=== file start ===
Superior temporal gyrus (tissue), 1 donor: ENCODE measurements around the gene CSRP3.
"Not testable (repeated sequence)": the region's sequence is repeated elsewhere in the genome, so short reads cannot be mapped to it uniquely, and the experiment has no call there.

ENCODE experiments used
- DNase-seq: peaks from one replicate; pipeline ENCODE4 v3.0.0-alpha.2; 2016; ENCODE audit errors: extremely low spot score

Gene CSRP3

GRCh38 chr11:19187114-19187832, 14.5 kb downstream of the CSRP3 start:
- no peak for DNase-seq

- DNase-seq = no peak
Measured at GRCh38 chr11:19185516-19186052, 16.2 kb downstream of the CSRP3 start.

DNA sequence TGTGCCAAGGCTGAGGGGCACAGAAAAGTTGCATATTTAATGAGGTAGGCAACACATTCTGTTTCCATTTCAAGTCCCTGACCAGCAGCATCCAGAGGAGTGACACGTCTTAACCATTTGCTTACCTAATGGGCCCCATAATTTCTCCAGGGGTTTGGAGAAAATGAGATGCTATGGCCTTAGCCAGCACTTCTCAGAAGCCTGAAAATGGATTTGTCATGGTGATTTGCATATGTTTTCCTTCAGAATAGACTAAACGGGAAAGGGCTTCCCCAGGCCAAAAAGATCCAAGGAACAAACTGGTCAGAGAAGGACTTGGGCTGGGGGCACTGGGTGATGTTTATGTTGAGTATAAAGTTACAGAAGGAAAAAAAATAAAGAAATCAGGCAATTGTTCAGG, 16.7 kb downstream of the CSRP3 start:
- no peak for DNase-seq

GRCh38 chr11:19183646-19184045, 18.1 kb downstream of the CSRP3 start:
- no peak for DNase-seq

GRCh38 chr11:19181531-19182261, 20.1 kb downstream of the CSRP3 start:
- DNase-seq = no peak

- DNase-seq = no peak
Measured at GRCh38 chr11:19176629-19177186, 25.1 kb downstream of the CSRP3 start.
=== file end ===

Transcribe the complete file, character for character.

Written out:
Superior temporal gyrus (tissue), 1 donor: ENCODE measurements around the gene CSRP3.
"Not testable (repeated sequence)": the region's sequence is repeated elsewhere in the genome, so short reads cannot be mapped to it uniquely, and the experiment has no call there.

ENCODE experiments used
- DNase-seq: peaks from one replicate; pipeline ENCODE4 v3.0.0-alpha.2; 2016; ENCODE audit errors: extremely low spot score

Gene CSRP3

GRCh38 chr11:19187114-19187832, 14.5 kb downstream of the CSRP3 start:
- no peak for DNase-seq

- DNase-seq = no peak
Measured at GRCh38 chr11:19185516-19186052, 16.2 kb downstream of the CSRP3 start.

DNA sequence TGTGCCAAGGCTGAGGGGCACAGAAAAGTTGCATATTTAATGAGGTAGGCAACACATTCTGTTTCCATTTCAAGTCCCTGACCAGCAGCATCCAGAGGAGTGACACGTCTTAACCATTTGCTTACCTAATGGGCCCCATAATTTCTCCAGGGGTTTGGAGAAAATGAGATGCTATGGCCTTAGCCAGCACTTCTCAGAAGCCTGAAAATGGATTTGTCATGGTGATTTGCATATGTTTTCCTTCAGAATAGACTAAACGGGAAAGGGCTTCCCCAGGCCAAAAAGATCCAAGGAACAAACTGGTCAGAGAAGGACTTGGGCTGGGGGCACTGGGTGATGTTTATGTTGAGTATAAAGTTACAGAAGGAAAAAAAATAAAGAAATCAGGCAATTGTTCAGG, 16.7 kb downstream of the CSRP3 start:
- no peak for DNase-seq

GRCh38 chr11:19183646-19184045, 18.1 kb downstream of the CSRP3 start:
- no peak for DNase-seq

GRCh38 chr11:19181531-19182261, 20.1 kb downstream of the CSRP3 start:
- DNase-seq = no peak

- DNase-seq = no peak
Measured at GRCh38 chr11:19176629-19177186, 25.1 kb downstream of the CSRP3 start.